Other SOTA sites: SOTAwatch | SOTA Home | Database | Video | Photos | Shop | Mapping | FAQs | Facebook | Contact SOTA

Cable for USB power banks with KD1JV rigs (ATS / MTR models)


I’ve seen lots of postings about designing/building your own power sources using 18650 cells. Being lazy (and not terribly mechanically gifted), I was looking for an easier way, one that would allow me to use the ubiquitous inexpensive off-the-shelf 5V powerbanks.

There was a previous post by Tommy SA2CLC, who was kind enough to even send me some blank PC boards for a power booster. But again, I’m not terribly gifted in such projects, so I kept looking.

I have found a first solution with the Adafruit Model 2778. I love the idea of being able to pick up a cheap powerbank to use with my MTR-5b with the help of this very cheap ($US 6.50) cable. There is also a 9V version available (Model 2777).

The cable is rated for 500 mA, but the factory got 700 mA out, and I’ve been getting 960 mA out during initial tests using an MTR-5 and a dummy load.

Note: when I used the powerbank/booster cable with my KX2, the rig shut down the second I started to transmit due to insufficient current.

One key thing to be aware of is that the cable/MTR setup does not work with every powerbank. Some of them switch off if the load draws too little current. On receive, the MTR5b from LNR is spec’d to draw 30 ma @ 6V and 20 ma @ 12V. On my tests with a KD1JV 5b kit, the rig/12V converter cable setup was drawing an average of 60 mA from my powerbank. This was adequate to keep my Varta powerbank turned on during receive, but my larger Voltcraft powerbank turned off after just a few seconds of receive. Note that one workaround is to add a device such as the Sotabeams “USB battery pack keep-alive load” – but it’s not really practical for outdoor use.

Here is a photo of my test setup with a dummy load; field trials to follow shortly. I have the MTR5b in Tune mode (continually sending a carrier into the dummy load). You can see that the MTR is detecting an input voltage of 11.6V (lower right display). The current draw in Tune mode was 0.96A (as measured with a LogiLink Model PA0067 1-Port USB power meter). I left it running for a good 15 seconds continuous.

I was wondering if I would get QRM from the converter module, but there was no discernable difference in noise from the powerbank and a LiFe battery. I was also concerned about chirps in my signal, but I monitored transmission into the dummy load from my desktop xcvr and heard no difference from the powerbank to the battery.

Thus far the results are encouraging, next are the field tests. If you hear me on the air in the near future, please give me accurate signal reports (I won’t be offended if you give me a 595C).



Instead of running a radio directly, these boost converter cables look like they would be useful for charging small 12V lithium packs, such as those we use in the KX2 and similar radios.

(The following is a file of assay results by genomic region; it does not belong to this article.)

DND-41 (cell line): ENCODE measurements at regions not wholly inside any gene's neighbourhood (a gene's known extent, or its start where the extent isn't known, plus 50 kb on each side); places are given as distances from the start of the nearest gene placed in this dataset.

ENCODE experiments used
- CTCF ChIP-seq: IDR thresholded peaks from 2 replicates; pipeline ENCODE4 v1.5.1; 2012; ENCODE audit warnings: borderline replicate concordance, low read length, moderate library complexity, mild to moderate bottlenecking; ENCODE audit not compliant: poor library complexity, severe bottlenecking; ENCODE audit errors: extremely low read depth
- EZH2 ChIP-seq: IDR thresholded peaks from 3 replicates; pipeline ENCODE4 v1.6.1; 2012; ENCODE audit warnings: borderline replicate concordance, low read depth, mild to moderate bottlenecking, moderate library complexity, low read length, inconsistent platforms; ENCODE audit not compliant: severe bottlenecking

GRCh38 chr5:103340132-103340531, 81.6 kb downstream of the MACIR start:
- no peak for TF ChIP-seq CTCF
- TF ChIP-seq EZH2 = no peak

Based on Adafruit’s testing, it would take 6-8 hours to charge a 12V battery in the 2500-3000 mAH capacity range, using the boost converter cable running from a 5V power bank.

It’s not really a plug-and-play charging device, although it might work. It would be good to add metering and current limiting, so it would be a small project to make a reliable, safe charger. The voltage output looks to be just about right for a 3S lithium ion or LiPO battery. Limiting the current to 500 MA or less would be smart. With charging there’s no problem about the auto-shutoff of the 5V power bank. It would be a good feature and would terminate the charge before the battery was topped off. This is probably a good idea when charging overnight, camping, etc.

Most of the larger 5V power banks have two or more USB outputs, so it seems that you might be able to run TWO of these boost cables as chargers simultaneously, so you could charge two KX2 batteries at one sitting. The larger banks have enough energy to do this, based on the numbers available. The 5V bank would shut off once the energy is down too low - they offer self-protection from over-discharge.

Has anyone tried these boost cables for this? Or similar?



i have a similar setup for the smaller MTR3b … i have 2x powerbank that gives out 1A max from the USB port. i originally just wired them both serially, but the powerbank turns off after a few minutes. same as your observation. MTR3b RX power draw is a measly 30mA, according to specs.

on a trip to Akihabara i bougth some DC boost boards based on the X​L​6​0​0​9 chip [Japanese warning DCDC-XL6009]. works like a charm for me. the board has an accesible VR so i adjusted the Vout to about 9.4V (this is a magic number since i have a number of Mizuho pico TRX that also want <10V). the converter also seems to be quiet in my case (i had the luxury of using cable lengths as short as possible).